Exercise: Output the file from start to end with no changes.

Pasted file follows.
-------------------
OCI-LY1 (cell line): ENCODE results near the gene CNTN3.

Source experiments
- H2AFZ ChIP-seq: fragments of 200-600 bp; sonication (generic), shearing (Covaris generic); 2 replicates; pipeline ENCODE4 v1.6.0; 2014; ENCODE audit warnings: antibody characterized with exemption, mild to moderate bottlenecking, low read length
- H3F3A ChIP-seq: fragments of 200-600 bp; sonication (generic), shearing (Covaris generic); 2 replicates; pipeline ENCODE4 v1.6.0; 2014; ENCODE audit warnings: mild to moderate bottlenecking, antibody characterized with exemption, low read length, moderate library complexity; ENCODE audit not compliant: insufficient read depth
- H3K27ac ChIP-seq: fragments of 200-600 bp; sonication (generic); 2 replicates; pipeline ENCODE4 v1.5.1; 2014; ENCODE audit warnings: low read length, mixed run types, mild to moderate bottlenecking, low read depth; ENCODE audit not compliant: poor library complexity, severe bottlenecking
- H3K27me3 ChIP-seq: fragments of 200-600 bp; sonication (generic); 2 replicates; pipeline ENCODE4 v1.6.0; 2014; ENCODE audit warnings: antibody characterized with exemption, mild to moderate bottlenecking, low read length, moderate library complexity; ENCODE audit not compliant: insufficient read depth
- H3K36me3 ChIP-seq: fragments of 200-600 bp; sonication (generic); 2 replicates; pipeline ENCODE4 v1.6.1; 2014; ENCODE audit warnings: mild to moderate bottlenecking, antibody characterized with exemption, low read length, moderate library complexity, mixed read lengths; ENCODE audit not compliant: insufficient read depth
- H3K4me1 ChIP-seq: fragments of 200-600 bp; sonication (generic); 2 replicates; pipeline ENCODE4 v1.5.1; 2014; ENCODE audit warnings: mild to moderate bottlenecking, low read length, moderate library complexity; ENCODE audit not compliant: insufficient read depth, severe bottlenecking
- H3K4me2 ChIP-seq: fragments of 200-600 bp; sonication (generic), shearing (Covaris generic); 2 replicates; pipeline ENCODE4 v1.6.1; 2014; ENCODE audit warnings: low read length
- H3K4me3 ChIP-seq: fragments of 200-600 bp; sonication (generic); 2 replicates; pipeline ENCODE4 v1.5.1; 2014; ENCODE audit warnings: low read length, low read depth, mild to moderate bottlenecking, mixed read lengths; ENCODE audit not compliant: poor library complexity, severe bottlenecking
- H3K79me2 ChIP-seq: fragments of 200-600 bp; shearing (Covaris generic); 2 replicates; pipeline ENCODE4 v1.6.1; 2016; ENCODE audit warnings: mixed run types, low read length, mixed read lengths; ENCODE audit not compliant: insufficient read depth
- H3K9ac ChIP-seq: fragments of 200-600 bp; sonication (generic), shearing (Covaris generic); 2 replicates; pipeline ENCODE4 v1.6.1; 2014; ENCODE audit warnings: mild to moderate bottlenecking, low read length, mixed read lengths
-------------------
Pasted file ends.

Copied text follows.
OCI-LY1 (cell line): ENCODE results near the gene CNTN3.

Source experiments
- H2AFZ ChIP-seq: fragments of 200-600 bp; sonication (generic), shearing (Covaris generic); 2 replicates; pipeline ENCODE4 v1.6.0; 2014; ENCODE audit warnings: antibody characterized with exemption, mild to moderate bottlenecking, low read length
- H3F3A ChIP-seq: fragments of 200-600 bp; sonication (generic), shearing (Covaris generic); 2 replicates; pipeline ENCODE4 v1.6.0; 2014; ENCODE audit warnings: mild to moderate bottlenecking, antibody characterized with exemption, low read length, moderate library complexity; ENCODE audit not compliant: insufficient read depth
- H3K27ac ChIP-seq: fragments of 200-600 bp; sonication (generic); 2 replicates; pipeline ENCODE4 v1.5.1; 2014; ENCODE audit warnings: low read length, mixed run types, mild to moderate bottlenecking, low read depth; ENCODE audit not compliant: poor library complexity, severe bottlenecking
- H3K27me3 ChIP-seq: fragments of 200-600 bp; sonication (generic); 2 replicates; pipeline ENCODE4 v1.6.0; 2014; ENCODE audit warnings: antibody characterized with exemption, mild to moderate bottlenecking, low read length, moderate library complexity; ENCODE audit not compliant: insufficient read depth
- H3K36me3 ChIP-seq: fragments of 200-600 bp; sonication (generic); 2 replicates; pipeline ENCODE4 v1.6.1; 2014; ENCODE audit warnings: mild to moderate bottlenecking, antibody characterized with exemption, low read length, moderate library complexity, mixed read lengths; ENCODE audit not compliant: insufficient read depth
- H3K4me1 ChIP-seq: fragments of 200-600 bp; sonication (generic); 2 replicates; pipeline ENCODE4 v1.5.1; 2014; ENCODE audit warnings: mild to moderate bottlenecking, low read length, moderate library complexity; ENCODE audit not compliant: insufficient read depth, severe bottlenecking
- H3K4me2 ChIP-seq: fragments of 200-600 bp; sonication (generic), shearing (Covaris generic); 2 replicates; pipeline ENCODE4 v1.6.1; 2014; ENCODE audit warnings: low read length
- H3K4me3 ChIP-seq: fragments of 200-600 bp; sonication (generic); 2 replicates; pipeline ENCODE4 v1.5.1; 2014; ENCODE audit warnings: low read length, low read depth, mild to moderate bottlenecking, mixed read lengths; ENCODE audit not compliant: poor library complexity, severe bottlenecking
- H3K79me2 ChIP-seq: fragments of 200-600 bp; shearing (Covaris generic); 2 replicates; pipeline ENCODE4 v1.6.1; 2016; ENCODE audit warnings: mixed run types, low read length, mixed read lengths; ENCODE audit not compliant: insufficient read depth
- H3K9ac ChIP-seq: fragments of 200-600 bp; sonication (generic), shearing (Covaris generic); 2 replicates; pipeline ENCODE4 v1.6.1; 2014; ENCODE audit warnings: mild to moderate bottlenecking, low read length, mixed read lengths